Anyhow, today on the site we have two of our great cartoonists in conversation: Phoebe Gloeckner and Julia Gfrörer. The two spoke on the occasion of the release of Gfrörer’s recent book, Laid Waste. Here’s a teaser:
PG: You just said that you’re working on the drawings; you have it all written. Is that your typical process? Do you write the whole thing out? Do you script it? What do you do?
JG: I thumbnail and script it at the same time. And then pencil it and ink it, so it’s all penciled now, and I’m just inking.
You generally do it in different passes. It general, you have the whole thing worked out, and then you return to the beginning, and start inking, and so on?
Yeah. Usually I’ll kind of jump around. I won’t do it straight from beginning to end, but I’ll do whatever part I feel like doing. If I’m feeling not super into it, I’ll ink a page or draw a page that I feel like is going to be fun or easy — when there’s not a lot happening in it. In this Flesh and Bone sequel, yesterday, I was feeling unmotivated, and there’s a page where the witch is spinning with a drop spindle. And then the thread gets tangled, it does that thing where it twists in on itself and makes a tangle. That was really easy to draw, it was just several panels of thread spinning and then tangling up. It went really quick, and I was like, this is really motivational. It was like: BAM, I finished a page.
You got into the swing of things.
Another question I had is about collaboration. Amongst your collaborations — and I don’t know all of them — I’m thinking of the work you did with Sean, and they were adaptations of Poe stories. That was just something I would just expect you to do on your own. I would totally trust whatever you would come up with, your interpretation. I’m wondering: why the collaboration, and how did that change your work?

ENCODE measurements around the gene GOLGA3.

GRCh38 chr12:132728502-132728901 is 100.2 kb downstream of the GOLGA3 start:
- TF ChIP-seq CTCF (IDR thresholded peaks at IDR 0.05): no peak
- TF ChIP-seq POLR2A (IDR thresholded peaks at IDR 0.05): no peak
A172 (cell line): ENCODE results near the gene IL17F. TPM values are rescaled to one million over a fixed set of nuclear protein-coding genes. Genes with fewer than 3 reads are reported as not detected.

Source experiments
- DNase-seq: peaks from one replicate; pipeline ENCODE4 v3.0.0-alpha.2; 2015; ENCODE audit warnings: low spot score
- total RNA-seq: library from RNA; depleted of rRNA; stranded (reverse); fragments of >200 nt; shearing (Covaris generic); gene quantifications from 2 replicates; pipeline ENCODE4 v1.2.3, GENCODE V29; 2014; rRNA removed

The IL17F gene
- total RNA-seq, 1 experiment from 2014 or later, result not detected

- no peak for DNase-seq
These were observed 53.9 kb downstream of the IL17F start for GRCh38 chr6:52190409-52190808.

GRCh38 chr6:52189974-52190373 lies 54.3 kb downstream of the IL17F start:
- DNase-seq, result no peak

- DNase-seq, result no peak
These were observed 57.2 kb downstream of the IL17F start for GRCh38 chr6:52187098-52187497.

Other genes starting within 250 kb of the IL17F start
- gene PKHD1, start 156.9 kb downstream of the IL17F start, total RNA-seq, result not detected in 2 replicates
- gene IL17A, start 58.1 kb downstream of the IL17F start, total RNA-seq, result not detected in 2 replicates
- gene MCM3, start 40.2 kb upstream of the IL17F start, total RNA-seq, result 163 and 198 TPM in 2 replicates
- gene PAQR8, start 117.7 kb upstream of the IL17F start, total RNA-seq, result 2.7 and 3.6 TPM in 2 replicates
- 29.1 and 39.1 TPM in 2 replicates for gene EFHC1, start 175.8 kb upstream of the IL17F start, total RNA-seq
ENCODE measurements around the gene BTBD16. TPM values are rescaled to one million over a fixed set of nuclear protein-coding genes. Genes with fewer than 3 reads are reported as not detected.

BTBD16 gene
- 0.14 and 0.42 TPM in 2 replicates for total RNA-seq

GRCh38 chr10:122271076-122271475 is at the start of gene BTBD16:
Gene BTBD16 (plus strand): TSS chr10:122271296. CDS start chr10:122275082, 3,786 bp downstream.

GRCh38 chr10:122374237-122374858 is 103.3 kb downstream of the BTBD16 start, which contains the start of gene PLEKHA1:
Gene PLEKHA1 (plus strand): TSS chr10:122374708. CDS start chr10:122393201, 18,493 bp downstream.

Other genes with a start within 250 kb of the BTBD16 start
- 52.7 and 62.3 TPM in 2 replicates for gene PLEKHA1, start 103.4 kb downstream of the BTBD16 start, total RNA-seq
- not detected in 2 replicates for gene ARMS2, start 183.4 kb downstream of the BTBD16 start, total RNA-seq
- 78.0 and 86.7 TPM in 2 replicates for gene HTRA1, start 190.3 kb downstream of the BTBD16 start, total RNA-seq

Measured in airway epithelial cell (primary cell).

The porn adaptations of Poe, that was Sean’s idea. He sent me the script for the first one before we really had a relationship, he just knew my work.
[Laughs.] That’s very seductive.
I know. [Laughter.] I read it, and when I realized what was going to happen in it — at first I was like, “Who does this guy think he is?” To try to improve on Poe seems like a gutsy move. When I finished reading it, I was like, “This is amazing.” I was really into it. I did end up drawing it. Then, it just became a thing we do for fun. I don’t usually collaborate with people. I drew some stuff for Anne Elizabeth Moore for a magazine but she hired me to do it. With Sean, I really like his writing, I think he as a good sense of what is going to be good for me to draw: what I’m going to enjoy drawing, and what’s going to look good drawn by me. We’ve done a couple Poe/porn books. We did a comic called Hiders, which was just a 4 page one about these two young women who turn into werewolves together. But they don’t talk about it when they’re both human.
Hooo wee, look at that great Kim Deitch drawing from the 1970s in our little window.
Podcast updates: Tucker Stone (who hangs out with Tim much more than me, which makes me secretly sad but I’ll get over it) talked Punisher over here. At Comic Books Are Burning in Hell, Joe McCulloch and Katie Skelly talk Insufficient Direction and then Joe and Chris Mautner discuss Pretending Is Lying.
Reminder: The Women in Illustration Tumblr is on quite a roll lately, especially with the always amazing Margaret Brundage.
Over at the New Yorker, Paul LaFarge details the true life of one of a character in his new novel about H.P. Lovecraft. Salient line: “Who keeps track of the lives of fans.” One of my favorite things is to track certain strains of fandom… I love the fandom that seeded underground comics, the fandom that resulted in so much commerce in the 1970s and 80s and the fandom that birthed this magazine and Fantagraphics. And now the fandom that keeps a thousand zine and comics fairs in bloom.